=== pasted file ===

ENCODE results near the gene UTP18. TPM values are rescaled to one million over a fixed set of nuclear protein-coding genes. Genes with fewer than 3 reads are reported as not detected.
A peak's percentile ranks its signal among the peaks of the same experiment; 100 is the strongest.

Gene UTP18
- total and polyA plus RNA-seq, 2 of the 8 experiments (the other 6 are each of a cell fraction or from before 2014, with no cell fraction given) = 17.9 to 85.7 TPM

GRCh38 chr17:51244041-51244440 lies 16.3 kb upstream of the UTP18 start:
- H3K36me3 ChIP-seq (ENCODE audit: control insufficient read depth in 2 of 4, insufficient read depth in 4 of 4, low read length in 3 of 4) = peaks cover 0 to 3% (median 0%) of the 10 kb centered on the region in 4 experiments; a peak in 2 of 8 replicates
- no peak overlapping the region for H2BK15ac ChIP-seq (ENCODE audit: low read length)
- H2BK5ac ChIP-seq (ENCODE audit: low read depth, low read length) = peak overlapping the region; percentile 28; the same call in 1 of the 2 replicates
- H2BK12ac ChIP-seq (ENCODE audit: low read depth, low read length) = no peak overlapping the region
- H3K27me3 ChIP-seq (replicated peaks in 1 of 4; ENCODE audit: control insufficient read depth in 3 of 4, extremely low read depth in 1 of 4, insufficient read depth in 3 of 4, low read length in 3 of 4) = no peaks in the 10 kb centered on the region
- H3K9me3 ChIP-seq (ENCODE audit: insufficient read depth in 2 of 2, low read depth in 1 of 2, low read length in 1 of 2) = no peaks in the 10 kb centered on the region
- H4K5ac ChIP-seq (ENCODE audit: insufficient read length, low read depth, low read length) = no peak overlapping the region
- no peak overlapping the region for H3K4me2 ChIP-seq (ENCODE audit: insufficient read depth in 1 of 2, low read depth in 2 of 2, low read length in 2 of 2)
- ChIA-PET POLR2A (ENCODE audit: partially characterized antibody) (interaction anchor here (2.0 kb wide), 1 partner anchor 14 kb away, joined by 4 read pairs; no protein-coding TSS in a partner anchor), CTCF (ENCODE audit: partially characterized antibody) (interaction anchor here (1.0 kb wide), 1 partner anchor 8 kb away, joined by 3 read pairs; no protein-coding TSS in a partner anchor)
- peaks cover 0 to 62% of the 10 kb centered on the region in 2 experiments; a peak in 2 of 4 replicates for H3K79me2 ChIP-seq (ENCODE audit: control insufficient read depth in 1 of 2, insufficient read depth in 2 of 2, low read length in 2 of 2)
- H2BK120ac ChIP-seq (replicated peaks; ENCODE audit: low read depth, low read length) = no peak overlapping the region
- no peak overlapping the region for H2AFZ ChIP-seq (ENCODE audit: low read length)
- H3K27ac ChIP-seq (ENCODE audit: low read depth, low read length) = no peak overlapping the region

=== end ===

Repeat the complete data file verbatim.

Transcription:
ENCODE results near the gene UTP18. TPM values are rescaled to one million over a fixed set of nuclear protein-coding genes. Genes with fewer than 3 reads are reported as not detected.
A peak's percentile ranks its signal among the peaks of the same experiment; 100 is the strongest.

Gene UTP18
- total and polyA plus RNA-seq, 2 of the 8 experiments (the other 6 are each of a cell fraction or from before 2014, with no cell fraction given) = 17.9 to 85.7 TPM

GRCh38 chr17:51244041-51244440 lies 16.3 kb upstream of the UTP18 start:
- H3K36me3 ChIP-seq (ENCODE audit: control insufficient read depth in 2 of 4, insufficient read depth in 4 of 4, low read length in 3 of 4) = peaks cover 0 to 3% (median 0%) of the 10 kb centered on the region in 4 experiments; a peak in 2 of 8 replicates
- no peak overlapping the region for H2BK15ac ChIP-seq (ENCODE audit: low read length)
- H2BK5ac ChIP-seq (ENCODE audit: low read depth, low read length) = peak overlapping the region; percentile 28; the same call in 1 of the 2 replicates
- H2BK12ac ChIP-seq (ENCODE audit: low read depth, low read length) = no peak overlapping the region
- H3K27me3 ChIP-seq (replicated peaks in 1 of 4; ENCODE audit: control insufficient read depth in 3 of 4, extremely low read depth in 1 of 4, insufficient read depth in 3 of 4, low read length in 3 of 4) = no peaks in the 10 kb centered on the region
- H3K9me3 ChIP-seq (ENCODE audit: insufficient read depth in 2 of 2, low read depth in 1 of 2, low read length in 1 of 2) = no peaks in the 10 kb centered on the region
- H4K5ac ChIP-seq (ENCODE audit: insufficient read length, low read depth, low read length) = no peak overlapping the region
- no peak overlapping the region for H3K4me2 ChIP-seq (ENCODE audit: insufficient read depth in 1 of 2, low read depth in 2 of 2, low read length in 2 of 2)
- ChIA-PET POLR2A (ENCODE audit: partially characterized antibody) (interaction anchor here (2.0 kb wide), 1 partner anchor 14 kb away, joined by 4 read pairs; no protein-coding TSS in a partner anchor), CTCF (ENCODE audit: partially characterized antibody) (interaction anchor here (1.0 kb wide), 1 partner anchor 8 kb away, joined by 3 read pairs; no protein-coding TSS in a partner anchor)
- peaks cover 0 to 62% of the 10 kb centered on the region in 2 experiments; a peak in 2 of 4 replicates for H3K79me2 ChIP-seq (ENCODE audit: control insufficient read depth in 1 of 2, insufficient read depth in 2 of 2, low read length in 2 of 2)
- H2BK120ac ChIP-seq (replicated peaks; ENCODE audit: low read depth, low read length) = no peak overlapping the region
- no peak overlapping the region for H2AFZ ChIP-seq (ENCODE audit: low read length)
- H3K27ac ChIP-seq (ENCODE audit: low read depth, low read length) = no peak overlapping the region